Children’s book explores role of lobstick in Métis culture

Matt Gardner
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A local author is taking young readers back to the fur trade era with a new book exploring the role of lobstick-making in Métis cultural traditions.

The latest children’s book by local author Leah Marie Dorion, My First Métis Lobstick tells the story of a young boy who learns about making lobstick trees from his father.

As a prominent Prince Albert-based artist, Leah Marie Dorion was able to use her skill in both illustration and prose in writing her latest children’s book, entitled My First Métis Lobstick.

Published through the Gabriel Dumont Institute of Native Studies and Applied Research -- where Dorion serves as a part-time instructor -- the book tells the story of a young boy who learns about making lobstick poles from his father.

“Through the story, young people learn about the role of the lobstick-making in the fur trade as a very important cultural practice of the Métis,” Dorion said.

“Through the little boy’s character, they learn about the different social and cultural traditions of the Métis families back during the fur trade era … The story really teaches the community and the children what a lobstick pole was, why it was made, and the social/cultural life around the lobstick pole-making tradition.”

Known among anthropologists as “culturally modified trees,” lobstick trees involve cutting away most of the branches on a tree while leaving a tuft near the top to serve as a landmark.

Comparing the lobstick poles to road signs, Dorion noted that the trees were often placed alongside the “river highway” for canoe trips, where they marked sites of interest such as food stashes and important stopover points.

The subject of Dorion’s latest book arose from her desire to educate youth on the historical and cultural significance of the lobstick.

“I find that a lot of young people are not learning about Métis history and the important place of Métis people in developing Canada, and the whole lobstick-making and the river highway culture was something I really wanted young people to learn about,” the author said.

“I wanted them to learn about it through the eyes of a young boy character learning about himself, and I really wanted to make history fun and educational.”

The Prince Albert area, Dorion noted, was once well-known for its lobstick-making tradition, with many lobstick poles placed on the north side of the river.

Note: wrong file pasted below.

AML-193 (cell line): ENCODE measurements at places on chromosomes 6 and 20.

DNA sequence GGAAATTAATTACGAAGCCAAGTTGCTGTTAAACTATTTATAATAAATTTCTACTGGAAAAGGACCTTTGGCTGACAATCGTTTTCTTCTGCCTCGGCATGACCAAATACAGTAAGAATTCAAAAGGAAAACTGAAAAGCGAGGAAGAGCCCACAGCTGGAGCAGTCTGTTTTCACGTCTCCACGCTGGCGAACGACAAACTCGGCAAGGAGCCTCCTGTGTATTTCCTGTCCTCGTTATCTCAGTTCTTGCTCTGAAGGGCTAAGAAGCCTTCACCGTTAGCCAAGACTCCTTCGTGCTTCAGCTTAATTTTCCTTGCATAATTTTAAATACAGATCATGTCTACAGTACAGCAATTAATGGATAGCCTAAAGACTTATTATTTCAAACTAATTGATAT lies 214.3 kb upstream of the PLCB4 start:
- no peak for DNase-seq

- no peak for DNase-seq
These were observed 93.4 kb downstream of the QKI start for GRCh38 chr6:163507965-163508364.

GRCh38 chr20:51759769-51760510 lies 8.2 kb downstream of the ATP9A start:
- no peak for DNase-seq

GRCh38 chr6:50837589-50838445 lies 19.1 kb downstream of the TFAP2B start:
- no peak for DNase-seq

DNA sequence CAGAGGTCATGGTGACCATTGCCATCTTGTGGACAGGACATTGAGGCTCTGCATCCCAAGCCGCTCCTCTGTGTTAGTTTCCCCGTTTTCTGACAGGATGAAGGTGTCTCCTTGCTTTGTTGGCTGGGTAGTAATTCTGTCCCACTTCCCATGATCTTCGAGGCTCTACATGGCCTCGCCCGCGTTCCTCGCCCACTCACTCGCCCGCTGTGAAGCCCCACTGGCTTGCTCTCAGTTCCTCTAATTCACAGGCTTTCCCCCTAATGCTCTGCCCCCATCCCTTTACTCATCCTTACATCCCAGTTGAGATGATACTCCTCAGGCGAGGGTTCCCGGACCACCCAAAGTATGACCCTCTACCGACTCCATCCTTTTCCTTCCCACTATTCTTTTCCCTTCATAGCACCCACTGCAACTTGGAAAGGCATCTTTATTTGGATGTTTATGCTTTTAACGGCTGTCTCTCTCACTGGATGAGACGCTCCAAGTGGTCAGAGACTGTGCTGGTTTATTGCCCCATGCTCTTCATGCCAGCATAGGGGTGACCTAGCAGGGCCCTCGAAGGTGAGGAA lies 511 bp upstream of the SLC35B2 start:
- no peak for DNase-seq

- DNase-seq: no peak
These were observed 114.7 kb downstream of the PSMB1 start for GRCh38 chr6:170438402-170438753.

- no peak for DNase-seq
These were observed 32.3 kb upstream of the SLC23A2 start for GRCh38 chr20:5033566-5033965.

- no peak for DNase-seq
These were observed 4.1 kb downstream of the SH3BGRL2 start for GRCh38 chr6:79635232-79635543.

I’m so happy to have the book bilingual, so that young kids can just at least see and experience the Métis language that emerged during the fur trade. Leah Marie Dorion

One of the most famous lobsticks in Canada was the old lobstick tree at Waskesiu Golf Course, which was replaced last September after having presided over the course since 1935.

But while the Paddockwood area formerly contained many lobstick trees, none remain standing today.

“There’s no evidence of this tradition that was once so practiced in our territory,” Dorion said. “So it was nice to tell young people about this once-rich tradition right in our own backyard in our own community.”

Further strengthening the book’s cultural focus is the fact that it is written both in English and Michif, with Norman Fleury providing the translation into the Métis language.

“I’m so happy to have the book bilingual, so that young kids can just at least see and experience the Métis language that emerged during the fur trade,” Dorion said.

Though My First Métis Lobstick was released several weeks ago, Dorion is currently hard at work writing and illustrating a series of books on Métis history and culture for early readers, which are planned for a January release.

She hopes to hold a book signing or reading in the near future to promote My First Métis Lobstick -- with one location at the top of her wish list due to its significance to the book’s subject matter.

“I would sure like to do something up in Waskesiu, because that is such a known lobstick location,” Dorion said. “At some point I’d like to do some more in the region, too, to bring awareness to the local people about that tradition.”

Copies of the book are available through the Gabriel Dumont Institute at or by calling 306-934-4941.

Organizations: Gabriel Dumont Institute

Geographic location: Canada, Prince Albert, Paddockwood Waskesiu

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